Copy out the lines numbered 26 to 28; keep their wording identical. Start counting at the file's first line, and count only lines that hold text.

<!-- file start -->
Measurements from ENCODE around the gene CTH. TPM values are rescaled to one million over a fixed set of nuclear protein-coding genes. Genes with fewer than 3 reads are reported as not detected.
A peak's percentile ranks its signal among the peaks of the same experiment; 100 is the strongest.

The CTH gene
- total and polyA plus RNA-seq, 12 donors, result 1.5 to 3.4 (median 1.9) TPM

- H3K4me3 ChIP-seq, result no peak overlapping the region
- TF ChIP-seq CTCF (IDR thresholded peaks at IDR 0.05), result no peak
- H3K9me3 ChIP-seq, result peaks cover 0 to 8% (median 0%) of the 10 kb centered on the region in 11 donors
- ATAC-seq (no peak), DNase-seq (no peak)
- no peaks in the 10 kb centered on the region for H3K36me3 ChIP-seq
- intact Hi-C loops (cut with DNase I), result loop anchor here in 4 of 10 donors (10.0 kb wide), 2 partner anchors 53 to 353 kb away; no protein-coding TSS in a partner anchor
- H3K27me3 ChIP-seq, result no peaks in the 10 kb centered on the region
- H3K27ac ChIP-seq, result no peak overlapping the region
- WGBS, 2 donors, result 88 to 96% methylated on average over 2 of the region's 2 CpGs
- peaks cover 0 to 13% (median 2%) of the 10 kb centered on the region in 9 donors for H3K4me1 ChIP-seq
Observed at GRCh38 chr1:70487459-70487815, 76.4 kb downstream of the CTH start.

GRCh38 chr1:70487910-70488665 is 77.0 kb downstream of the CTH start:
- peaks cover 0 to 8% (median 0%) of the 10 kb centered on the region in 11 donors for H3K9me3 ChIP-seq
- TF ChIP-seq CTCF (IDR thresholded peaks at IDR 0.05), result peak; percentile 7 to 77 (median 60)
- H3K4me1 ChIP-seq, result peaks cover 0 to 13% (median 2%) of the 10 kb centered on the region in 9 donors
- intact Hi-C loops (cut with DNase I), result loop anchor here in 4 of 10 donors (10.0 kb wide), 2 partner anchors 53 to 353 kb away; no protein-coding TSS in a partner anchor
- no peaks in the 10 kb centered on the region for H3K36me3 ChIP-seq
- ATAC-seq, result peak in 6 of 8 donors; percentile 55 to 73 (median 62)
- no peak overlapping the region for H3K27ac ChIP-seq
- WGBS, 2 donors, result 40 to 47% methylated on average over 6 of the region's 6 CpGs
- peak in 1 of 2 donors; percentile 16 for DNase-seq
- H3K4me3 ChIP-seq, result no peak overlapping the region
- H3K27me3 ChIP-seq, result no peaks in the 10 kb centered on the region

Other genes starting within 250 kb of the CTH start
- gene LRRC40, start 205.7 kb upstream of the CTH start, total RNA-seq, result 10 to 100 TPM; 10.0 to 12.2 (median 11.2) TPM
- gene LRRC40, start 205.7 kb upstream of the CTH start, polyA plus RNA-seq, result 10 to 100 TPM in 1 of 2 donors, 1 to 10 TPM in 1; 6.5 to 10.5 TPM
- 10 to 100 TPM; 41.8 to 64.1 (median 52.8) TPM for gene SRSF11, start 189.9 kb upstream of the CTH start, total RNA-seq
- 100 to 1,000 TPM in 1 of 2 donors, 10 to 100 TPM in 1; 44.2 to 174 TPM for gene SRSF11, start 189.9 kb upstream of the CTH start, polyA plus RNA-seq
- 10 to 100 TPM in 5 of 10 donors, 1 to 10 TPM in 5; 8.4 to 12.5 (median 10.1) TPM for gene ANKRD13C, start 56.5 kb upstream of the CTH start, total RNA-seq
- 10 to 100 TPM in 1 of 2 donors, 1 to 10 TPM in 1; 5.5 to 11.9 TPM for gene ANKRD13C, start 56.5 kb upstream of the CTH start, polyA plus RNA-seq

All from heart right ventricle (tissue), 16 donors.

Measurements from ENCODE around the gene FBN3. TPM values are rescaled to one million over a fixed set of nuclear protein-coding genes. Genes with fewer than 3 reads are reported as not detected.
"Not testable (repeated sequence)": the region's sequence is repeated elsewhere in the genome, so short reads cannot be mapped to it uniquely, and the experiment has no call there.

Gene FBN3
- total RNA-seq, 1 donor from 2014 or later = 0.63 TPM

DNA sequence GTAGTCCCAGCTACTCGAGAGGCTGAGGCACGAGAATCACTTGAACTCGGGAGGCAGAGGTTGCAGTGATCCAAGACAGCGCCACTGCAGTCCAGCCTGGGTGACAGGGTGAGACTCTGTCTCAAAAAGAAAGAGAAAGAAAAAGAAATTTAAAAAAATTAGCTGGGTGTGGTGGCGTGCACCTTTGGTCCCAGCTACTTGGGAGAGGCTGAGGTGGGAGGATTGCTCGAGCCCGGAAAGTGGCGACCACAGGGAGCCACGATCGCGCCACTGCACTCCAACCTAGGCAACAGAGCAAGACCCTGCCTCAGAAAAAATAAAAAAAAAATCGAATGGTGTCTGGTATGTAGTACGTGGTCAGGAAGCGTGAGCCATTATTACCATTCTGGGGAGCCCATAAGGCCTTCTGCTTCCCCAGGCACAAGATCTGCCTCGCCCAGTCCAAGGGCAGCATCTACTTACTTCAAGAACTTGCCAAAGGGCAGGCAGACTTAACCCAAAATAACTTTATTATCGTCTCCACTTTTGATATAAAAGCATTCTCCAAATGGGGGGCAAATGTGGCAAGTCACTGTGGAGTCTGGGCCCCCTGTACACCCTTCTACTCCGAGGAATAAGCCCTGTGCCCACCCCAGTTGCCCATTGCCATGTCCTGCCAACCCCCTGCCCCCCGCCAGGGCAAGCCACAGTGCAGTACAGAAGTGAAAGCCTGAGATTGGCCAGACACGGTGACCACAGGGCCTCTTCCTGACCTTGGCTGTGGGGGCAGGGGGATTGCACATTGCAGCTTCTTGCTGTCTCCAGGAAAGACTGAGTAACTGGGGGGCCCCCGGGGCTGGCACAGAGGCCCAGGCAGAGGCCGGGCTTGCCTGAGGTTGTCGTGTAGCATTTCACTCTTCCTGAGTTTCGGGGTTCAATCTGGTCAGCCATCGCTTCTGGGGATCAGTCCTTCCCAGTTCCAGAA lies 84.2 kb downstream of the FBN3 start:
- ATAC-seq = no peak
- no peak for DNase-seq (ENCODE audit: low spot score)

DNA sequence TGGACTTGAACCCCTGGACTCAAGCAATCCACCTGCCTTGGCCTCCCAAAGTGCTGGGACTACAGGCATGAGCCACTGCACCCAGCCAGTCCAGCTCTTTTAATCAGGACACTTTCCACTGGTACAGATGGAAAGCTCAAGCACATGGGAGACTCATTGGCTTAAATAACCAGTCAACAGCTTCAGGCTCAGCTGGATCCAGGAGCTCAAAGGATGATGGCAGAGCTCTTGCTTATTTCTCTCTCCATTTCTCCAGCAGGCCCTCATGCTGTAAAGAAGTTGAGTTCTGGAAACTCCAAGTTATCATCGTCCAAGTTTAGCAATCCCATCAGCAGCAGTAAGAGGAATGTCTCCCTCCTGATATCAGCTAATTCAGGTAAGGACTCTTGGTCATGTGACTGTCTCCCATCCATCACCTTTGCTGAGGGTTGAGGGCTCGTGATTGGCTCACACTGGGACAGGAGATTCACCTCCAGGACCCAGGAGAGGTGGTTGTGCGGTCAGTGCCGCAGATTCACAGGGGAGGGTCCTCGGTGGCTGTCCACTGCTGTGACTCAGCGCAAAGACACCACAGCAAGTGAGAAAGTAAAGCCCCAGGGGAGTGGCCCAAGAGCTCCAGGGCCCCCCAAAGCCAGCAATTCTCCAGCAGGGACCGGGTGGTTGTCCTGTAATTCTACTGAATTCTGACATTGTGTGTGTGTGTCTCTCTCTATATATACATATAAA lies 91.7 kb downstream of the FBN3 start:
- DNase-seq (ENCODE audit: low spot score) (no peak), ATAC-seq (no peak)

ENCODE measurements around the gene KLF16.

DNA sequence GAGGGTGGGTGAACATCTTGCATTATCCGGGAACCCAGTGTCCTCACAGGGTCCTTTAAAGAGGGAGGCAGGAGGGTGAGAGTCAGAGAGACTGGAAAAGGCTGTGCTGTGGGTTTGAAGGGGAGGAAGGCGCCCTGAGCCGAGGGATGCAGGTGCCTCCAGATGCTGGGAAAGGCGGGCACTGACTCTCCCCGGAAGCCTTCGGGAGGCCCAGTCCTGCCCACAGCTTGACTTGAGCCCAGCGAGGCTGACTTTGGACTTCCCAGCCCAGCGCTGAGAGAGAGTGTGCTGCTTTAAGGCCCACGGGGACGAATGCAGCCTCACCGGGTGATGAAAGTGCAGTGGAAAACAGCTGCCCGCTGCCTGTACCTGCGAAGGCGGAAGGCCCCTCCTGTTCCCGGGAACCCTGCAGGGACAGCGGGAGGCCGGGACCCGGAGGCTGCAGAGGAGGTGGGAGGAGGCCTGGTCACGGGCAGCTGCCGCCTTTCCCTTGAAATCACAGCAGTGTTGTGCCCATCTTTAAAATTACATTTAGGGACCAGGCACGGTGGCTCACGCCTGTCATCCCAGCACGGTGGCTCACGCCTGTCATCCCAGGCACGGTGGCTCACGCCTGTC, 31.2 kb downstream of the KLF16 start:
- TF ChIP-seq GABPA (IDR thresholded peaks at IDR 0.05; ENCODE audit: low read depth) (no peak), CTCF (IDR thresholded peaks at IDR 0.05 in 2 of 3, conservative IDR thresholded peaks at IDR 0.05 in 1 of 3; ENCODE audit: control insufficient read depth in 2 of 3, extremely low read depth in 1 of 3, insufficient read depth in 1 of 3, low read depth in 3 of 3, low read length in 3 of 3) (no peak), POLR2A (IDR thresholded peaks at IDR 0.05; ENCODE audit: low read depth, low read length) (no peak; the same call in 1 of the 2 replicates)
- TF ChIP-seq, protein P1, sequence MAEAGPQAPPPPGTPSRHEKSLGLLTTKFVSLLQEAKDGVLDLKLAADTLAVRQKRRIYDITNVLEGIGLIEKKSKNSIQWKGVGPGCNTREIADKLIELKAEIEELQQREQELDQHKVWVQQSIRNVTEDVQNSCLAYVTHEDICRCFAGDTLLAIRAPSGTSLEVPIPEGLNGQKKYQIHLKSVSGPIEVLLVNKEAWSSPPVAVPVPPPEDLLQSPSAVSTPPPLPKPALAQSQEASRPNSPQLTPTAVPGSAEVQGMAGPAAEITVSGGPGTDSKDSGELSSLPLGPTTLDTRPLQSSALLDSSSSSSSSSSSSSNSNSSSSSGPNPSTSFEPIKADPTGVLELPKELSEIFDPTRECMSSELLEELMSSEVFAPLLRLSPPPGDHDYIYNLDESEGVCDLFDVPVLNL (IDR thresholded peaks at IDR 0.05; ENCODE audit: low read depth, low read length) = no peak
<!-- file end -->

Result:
- H3K4me3 ChIP-seq, result no peak overlapping the region
- H3K27me3 ChIP-seq, result no peaks in the 10 kb centered on the region

Other genes starting within 250 kb of the CTH start